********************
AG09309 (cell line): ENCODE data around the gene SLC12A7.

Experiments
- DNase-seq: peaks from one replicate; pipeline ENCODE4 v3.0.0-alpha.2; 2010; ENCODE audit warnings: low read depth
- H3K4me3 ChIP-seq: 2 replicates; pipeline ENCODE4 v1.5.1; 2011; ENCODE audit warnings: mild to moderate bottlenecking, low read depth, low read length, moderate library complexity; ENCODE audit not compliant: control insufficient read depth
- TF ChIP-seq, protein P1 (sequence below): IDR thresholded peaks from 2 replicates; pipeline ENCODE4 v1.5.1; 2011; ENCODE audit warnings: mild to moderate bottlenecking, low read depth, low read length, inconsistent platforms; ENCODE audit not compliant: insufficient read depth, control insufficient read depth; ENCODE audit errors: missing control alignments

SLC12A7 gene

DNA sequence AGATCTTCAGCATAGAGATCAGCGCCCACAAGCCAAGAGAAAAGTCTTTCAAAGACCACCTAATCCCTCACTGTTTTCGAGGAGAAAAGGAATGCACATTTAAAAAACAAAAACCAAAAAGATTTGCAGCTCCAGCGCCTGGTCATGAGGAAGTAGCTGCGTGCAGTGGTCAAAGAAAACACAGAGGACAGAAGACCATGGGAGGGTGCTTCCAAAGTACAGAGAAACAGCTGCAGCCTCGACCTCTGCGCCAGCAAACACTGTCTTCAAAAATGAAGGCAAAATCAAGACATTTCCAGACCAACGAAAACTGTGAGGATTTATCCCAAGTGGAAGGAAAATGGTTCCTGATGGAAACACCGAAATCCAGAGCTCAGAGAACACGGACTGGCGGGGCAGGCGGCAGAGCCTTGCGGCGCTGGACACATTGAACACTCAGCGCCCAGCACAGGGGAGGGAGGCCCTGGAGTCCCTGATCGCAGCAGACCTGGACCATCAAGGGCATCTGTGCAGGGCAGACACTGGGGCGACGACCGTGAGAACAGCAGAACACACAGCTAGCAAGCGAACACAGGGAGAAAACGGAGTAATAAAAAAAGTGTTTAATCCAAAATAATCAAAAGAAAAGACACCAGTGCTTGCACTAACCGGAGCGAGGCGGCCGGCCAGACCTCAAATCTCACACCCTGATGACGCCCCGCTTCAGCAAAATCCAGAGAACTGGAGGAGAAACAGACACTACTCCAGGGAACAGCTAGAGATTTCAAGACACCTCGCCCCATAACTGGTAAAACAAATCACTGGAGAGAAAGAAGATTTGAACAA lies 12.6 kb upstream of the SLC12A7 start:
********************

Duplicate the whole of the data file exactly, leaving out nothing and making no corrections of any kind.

AG09309 (cell line): ENCODE data around the gene SLC12A7.

Experiments
- DNase-seq: peaks from one replicate; pipeline ENCODE4 v3.0.0-alpha.2; 2010; ENCODE audit warnings: low read depth
- H3K4me3 ChIP-seq: 2 replicates; pipeline ENCODE4 v1.5.1; 2011; ENCODE audit warnings: mild to moderate bottlenecking, low read depth, low read length, moderate library complexity; ENCODE audit not compliant: control insufficient read depth
- TF ChIP-seq, protein P1 (sequence below): IDR thresholded peaks from 2 replicates; pipeline ENCODE4 v1.5.1; 2011; ENCODE audit warnings: mild to moderate bottlenecking, low read depth, low read length, inconsistent platforms; ENCODE audit not compliant: insufficient read depth, control insufficient read depth; ENCODE audit errors: missing control alignments

SLC12A7 gene

DNA sequence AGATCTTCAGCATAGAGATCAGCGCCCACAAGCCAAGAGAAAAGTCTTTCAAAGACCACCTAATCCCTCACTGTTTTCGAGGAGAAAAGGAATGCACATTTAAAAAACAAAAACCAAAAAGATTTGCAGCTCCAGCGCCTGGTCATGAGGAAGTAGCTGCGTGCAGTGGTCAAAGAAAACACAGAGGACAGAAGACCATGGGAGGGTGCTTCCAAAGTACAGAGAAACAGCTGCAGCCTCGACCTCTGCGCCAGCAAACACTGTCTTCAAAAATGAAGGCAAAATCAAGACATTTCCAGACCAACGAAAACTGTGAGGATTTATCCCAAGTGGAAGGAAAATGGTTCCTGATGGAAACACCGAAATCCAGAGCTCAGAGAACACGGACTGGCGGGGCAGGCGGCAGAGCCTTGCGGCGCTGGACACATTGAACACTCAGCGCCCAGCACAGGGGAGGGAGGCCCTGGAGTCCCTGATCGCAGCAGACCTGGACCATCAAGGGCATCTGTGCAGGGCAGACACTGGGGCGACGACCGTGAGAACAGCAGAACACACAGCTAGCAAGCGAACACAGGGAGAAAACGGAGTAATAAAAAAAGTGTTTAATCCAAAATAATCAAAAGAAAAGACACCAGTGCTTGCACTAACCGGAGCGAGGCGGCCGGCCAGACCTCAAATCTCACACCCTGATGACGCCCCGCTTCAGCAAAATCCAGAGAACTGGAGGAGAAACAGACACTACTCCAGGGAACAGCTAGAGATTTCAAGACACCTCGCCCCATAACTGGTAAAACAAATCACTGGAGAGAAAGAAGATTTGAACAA lies 12.6 kb upstream of the SLC12A7 start: